The early evening sky with dazzling Venus continues to be very interesting.
Look toward the southwest at 6:30 tonight to see ever brilliant Venus 16 degrees above the horizon. Venus sits very close to the star Dschubba at the head of Scorpius the Scorpion. Look at them with low power binoculars.
Dschubba (also known as Delta Scorpii) is the middle star of the three stars that compose the head of Scorpius. In recent years it has had erratic changes in brightness and sometimes is the second brightest star in Scorpius after Antares in the heart of Scorpius.
In the early evening Scorpius is stretched out along the horizon with its head directly southwest and its tail and stinger toward the south. At 6:30 p.m., Mercury and Saturn will be very low on the horizon and to the right (north) of Venus (in that order, respectively). They will be difficult to see being in the twilight and low on the horizon. Try to find them with binoculars. Also look higher up more toward the south to see the 6-day-old moon above Sagittarius the Archer.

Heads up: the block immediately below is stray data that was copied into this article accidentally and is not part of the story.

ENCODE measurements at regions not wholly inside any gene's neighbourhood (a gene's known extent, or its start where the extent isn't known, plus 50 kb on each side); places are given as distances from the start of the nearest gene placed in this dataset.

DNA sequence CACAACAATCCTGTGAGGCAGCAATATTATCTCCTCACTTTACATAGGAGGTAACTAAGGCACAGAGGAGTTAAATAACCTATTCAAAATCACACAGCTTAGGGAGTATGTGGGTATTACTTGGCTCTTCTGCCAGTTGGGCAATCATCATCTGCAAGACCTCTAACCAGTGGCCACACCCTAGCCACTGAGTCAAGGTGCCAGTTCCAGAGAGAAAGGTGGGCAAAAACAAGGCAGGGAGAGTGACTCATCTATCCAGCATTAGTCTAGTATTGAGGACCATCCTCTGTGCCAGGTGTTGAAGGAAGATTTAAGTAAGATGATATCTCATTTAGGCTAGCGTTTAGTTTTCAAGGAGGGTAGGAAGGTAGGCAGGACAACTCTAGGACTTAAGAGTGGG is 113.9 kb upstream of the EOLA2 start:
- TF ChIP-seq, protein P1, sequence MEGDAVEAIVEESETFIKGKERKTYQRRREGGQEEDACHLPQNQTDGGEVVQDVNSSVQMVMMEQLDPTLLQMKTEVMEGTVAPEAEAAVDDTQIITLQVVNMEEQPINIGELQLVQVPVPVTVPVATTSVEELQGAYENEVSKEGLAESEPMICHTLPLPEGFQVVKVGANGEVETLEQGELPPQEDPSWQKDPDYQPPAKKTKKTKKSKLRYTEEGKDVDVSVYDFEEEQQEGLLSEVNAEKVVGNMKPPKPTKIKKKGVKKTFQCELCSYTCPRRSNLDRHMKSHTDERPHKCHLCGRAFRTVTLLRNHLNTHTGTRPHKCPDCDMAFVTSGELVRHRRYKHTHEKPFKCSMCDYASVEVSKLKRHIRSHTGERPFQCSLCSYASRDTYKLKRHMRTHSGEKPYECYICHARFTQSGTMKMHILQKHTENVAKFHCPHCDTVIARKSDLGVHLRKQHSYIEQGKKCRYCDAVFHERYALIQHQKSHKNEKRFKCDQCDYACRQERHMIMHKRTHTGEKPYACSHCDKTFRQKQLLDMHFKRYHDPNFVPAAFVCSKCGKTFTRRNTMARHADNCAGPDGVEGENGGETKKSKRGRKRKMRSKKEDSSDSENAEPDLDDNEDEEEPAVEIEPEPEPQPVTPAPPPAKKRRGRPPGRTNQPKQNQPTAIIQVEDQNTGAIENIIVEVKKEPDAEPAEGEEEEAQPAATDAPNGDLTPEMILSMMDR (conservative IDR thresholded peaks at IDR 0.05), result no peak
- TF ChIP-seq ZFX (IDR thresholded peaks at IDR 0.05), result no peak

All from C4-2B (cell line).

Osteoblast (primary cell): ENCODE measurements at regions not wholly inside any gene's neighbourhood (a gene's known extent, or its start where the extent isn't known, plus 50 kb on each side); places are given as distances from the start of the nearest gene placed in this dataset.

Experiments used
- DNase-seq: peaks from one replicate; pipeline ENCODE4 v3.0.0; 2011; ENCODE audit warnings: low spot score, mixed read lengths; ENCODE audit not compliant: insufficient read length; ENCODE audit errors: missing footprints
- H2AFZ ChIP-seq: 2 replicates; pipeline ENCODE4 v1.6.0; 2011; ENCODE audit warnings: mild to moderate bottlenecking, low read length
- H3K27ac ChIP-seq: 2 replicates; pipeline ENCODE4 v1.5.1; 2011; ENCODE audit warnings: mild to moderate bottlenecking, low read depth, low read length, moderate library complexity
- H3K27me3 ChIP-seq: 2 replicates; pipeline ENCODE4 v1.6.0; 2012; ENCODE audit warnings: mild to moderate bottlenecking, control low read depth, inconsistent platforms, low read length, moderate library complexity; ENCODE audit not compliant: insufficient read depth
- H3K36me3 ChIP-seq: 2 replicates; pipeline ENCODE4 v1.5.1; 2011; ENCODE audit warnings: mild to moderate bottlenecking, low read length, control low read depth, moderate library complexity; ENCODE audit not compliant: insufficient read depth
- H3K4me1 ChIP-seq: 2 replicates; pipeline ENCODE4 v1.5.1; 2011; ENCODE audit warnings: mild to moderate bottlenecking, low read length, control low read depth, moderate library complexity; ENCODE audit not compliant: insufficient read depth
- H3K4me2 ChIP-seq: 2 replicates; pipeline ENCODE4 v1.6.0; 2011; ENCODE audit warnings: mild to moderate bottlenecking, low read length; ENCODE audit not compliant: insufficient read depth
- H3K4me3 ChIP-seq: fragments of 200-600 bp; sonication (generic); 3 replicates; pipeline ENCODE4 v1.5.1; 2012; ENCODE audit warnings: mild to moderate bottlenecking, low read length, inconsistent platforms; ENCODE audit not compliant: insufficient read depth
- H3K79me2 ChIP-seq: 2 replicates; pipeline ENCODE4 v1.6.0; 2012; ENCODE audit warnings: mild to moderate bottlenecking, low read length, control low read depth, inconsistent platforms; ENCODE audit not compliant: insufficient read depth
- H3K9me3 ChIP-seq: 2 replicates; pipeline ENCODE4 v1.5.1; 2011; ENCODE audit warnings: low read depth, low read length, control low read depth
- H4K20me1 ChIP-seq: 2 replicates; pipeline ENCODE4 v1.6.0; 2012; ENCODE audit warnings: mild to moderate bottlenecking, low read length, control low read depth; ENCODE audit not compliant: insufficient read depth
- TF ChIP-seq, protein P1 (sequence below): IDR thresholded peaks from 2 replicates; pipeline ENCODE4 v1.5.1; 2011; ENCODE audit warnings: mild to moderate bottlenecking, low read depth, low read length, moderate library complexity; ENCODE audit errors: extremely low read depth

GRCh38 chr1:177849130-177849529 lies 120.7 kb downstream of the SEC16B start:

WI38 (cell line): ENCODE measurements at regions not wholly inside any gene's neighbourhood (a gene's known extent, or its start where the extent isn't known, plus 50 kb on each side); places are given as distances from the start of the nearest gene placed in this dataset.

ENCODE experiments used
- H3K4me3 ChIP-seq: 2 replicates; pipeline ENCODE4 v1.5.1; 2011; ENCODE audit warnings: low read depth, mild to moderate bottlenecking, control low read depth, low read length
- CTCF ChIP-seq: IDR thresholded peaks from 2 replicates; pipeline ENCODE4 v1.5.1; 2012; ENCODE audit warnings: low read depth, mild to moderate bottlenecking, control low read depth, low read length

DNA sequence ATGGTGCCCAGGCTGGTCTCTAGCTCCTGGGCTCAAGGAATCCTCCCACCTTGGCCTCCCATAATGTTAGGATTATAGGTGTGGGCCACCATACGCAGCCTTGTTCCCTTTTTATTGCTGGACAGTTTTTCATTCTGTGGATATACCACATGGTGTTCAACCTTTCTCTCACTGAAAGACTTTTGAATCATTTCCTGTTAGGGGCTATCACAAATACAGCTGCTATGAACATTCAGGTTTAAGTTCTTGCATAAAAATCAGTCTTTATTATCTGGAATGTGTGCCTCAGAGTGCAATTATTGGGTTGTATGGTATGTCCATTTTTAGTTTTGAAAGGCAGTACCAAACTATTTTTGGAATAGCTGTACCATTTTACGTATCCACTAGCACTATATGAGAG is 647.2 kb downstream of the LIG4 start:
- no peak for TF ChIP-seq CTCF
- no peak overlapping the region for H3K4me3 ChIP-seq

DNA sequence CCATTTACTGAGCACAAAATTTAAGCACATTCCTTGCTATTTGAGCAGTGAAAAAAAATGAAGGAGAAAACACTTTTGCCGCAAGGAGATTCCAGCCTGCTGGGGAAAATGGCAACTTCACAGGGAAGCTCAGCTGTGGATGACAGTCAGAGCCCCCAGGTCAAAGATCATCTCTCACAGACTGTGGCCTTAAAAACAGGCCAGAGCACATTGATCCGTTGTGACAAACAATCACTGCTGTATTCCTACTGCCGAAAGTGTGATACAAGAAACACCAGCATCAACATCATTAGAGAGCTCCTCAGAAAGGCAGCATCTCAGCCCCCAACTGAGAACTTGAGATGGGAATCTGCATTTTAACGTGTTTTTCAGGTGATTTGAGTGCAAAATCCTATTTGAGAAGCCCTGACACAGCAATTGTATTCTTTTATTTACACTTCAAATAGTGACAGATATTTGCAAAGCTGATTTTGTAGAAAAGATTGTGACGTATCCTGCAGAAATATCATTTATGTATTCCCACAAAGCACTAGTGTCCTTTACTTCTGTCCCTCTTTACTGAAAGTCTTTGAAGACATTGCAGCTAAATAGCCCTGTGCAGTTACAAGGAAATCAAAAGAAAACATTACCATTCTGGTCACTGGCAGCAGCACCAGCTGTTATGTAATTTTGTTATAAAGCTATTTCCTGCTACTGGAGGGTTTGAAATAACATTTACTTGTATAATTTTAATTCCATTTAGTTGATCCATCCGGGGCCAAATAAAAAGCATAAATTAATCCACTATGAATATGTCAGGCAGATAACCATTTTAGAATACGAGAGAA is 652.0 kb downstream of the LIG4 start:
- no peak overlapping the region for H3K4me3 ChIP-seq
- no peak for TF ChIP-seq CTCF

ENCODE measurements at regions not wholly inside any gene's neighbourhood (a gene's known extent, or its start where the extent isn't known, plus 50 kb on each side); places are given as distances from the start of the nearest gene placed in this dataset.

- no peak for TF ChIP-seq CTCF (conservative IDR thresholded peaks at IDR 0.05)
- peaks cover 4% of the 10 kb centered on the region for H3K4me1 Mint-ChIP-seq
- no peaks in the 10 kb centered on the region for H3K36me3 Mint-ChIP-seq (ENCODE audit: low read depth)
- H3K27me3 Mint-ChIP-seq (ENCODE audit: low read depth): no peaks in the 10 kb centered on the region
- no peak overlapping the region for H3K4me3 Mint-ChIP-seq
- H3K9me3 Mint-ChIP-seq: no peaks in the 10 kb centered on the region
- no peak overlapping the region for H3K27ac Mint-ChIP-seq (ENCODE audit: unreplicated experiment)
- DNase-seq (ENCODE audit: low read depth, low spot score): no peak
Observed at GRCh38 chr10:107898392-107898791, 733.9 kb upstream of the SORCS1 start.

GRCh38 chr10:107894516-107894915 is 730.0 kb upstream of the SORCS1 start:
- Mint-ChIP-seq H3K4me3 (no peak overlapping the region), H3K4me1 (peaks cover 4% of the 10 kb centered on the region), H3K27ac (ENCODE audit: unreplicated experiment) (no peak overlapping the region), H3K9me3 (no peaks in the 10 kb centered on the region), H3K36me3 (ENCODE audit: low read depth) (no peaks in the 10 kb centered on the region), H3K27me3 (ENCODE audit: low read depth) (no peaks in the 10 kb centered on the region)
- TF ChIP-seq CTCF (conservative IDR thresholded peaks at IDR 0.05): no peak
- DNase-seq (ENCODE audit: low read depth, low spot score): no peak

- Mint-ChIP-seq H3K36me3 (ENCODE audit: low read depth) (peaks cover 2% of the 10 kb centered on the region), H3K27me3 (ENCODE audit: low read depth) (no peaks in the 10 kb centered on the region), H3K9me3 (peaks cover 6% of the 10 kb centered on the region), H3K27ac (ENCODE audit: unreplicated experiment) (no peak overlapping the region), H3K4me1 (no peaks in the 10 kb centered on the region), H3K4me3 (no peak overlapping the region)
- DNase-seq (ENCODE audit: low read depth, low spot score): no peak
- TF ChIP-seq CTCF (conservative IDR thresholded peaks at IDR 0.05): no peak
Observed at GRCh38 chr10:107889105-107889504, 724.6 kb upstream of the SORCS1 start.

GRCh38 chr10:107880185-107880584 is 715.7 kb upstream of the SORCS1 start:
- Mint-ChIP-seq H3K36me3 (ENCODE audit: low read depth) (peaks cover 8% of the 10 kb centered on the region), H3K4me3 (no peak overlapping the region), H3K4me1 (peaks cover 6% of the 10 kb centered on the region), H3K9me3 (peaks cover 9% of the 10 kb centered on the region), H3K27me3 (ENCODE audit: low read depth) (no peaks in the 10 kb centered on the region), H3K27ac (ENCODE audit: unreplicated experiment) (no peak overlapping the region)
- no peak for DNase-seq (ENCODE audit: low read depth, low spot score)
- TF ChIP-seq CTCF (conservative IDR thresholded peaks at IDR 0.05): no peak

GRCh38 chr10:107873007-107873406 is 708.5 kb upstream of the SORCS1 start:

Every evening look at Venus after sunset and watch it move to the east through Scorpius. It will get within 1ƒ degrees of Antares by Wednesday. Antares is a red supergiant star far brighter and larger than the sun. It is the 15th brightest star in the sky and is 550 light-years away. Antares’ nuclear fuels deep in its interior are nearly exhausted. Once they are gone — tomorrow or a million years from now — Antares will die with a massive supernova explosion. It would be too far away to hurt us, but what a sight that will be.